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Private insurers paying over 200% of what Medicare covers in care costs

por John R. Fischer, Senior Reporter | May 20, 2022
Business Affairs Insurance
Employers and private insurers paid 224% on average of what Medicare would have paid for both inpatient and outpatient services in 2020.
Employers and private insurers paid 224% on average of what Medicare would have paid for both inpatient and outpatient services in 2020, according to a new RAND Corporation study, “Prices Paid to Hospitals by Private Health Plans: Findings from Round 4 of an Employer-Led Transparency Initiative.”

While percentages remained relatively stable over the study period, the ratio of private insurer to Medicare payments did rise from 222% in 2018 to 235% in 2019. This was partially due to increases in hospital prices, which raised per capita spending among privately insured patients, said the authors. Spending on hospital services ended up accounting for 37% of total personal healthcare spending in 2019. Prices varied among states, with some having relative costs under 175% of what the state-government insurance plan would have paid and others having relative prices at or exceeding 310%.

The researchers looked at more than 4,000 hospitals in 49 states and Washington, D.C. between 2018 and 2020. This was 25% more hospitals than in their previous analysis in 2018. Maryland was excluded because privately insured and Medicare recipients there pay the same price. They also, for the first time, included more than 4,000 ambulatory surgical centers for outpatient services. Data sources included $78.8 billion in spending on hospital-based care and $2 billion on care in ambulatory surgery centers.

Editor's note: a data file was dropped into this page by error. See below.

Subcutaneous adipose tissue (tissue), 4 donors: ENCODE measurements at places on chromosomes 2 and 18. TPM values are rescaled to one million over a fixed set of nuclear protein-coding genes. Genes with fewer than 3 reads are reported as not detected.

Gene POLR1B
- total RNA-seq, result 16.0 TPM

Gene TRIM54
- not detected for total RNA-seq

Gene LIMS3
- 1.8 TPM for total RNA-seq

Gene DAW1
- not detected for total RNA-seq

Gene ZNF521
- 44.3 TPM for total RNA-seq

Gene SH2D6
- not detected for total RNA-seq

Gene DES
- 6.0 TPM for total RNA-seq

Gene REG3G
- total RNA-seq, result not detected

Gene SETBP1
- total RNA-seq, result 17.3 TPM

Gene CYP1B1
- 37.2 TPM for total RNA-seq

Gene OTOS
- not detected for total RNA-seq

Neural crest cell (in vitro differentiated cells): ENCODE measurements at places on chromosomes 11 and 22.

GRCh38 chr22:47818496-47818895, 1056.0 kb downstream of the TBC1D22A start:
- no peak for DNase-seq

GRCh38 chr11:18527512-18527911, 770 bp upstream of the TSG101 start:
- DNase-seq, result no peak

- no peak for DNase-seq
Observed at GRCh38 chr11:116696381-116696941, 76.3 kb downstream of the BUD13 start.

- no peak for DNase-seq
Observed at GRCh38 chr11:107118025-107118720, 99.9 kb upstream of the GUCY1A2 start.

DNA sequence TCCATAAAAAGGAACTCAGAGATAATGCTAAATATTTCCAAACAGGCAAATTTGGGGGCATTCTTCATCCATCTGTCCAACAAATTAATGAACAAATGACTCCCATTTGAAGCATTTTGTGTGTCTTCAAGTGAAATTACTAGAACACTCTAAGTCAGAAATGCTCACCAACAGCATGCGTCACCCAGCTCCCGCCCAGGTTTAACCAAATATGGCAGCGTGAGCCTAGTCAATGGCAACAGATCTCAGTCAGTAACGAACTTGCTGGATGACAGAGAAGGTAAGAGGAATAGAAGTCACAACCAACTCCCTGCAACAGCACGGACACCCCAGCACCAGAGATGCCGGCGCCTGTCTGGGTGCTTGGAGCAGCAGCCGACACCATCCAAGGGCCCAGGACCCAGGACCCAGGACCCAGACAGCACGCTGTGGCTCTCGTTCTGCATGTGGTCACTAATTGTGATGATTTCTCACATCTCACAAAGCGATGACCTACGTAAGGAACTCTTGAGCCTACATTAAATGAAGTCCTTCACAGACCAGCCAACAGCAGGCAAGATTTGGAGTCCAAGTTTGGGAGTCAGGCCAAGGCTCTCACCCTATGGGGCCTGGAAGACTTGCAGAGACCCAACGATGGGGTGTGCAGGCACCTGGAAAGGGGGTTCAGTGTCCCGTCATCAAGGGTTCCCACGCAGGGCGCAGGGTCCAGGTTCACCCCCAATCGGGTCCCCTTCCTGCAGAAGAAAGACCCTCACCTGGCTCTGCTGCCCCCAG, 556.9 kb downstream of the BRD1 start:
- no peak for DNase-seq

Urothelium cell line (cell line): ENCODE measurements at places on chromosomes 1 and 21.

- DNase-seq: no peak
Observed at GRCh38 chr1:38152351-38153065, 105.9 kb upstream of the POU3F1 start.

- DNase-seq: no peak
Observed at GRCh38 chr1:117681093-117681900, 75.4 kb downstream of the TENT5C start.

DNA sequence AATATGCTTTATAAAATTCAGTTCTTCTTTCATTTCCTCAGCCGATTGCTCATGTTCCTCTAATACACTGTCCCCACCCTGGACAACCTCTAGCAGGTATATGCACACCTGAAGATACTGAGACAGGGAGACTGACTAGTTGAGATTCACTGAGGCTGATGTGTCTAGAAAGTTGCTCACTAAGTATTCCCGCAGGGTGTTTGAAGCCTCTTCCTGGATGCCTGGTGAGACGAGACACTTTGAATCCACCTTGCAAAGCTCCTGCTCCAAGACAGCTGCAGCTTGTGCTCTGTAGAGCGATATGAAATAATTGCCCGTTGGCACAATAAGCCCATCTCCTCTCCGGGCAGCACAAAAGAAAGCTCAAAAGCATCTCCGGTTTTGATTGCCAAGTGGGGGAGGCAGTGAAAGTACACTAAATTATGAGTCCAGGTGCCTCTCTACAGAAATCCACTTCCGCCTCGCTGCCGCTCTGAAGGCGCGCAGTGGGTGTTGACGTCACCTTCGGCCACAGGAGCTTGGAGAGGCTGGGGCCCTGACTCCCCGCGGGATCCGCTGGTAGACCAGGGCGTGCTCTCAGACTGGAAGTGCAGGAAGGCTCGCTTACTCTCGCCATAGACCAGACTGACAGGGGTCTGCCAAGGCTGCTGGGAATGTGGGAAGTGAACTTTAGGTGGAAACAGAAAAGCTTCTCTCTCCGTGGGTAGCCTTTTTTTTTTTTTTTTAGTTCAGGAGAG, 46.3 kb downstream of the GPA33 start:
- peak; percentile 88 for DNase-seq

Lead author and RAND policy researcher Christopher Whaley says the analysis will help businesses, who provide most private insurance but are often not privy to information on prices negotiated with hospitals for them. “Employers can use this report to become better-informed purchasers of health benefits. This work also highlights the levels and variation in hospital prices paid by employers and private insurers, and thus may help policymakers who may be looking for strategies to curb healthcare spending.”

States like Hawaii, Arkansas and Washington had costs less than 175% of what Medicare would have paid, while Florida, West Virginia and South Carolina had costs at or above 310% of what it spent. An increase in the volume of claims from states with prices below the average price in 2018 did bring down relative costs for hospital facility-only services from 247% in 2018 to 224% in 2020. Unlike other studies, the RAND analysis reported prices and identified hospitals and groups under joint ownership by name.

Average professional services such as physician fees averaged 163% of what Medicare would have paid for the same services. Prices for COVID-19 hospitalization were similar to those for overall inpatient admissions and averaged 241% of Medicare costs.

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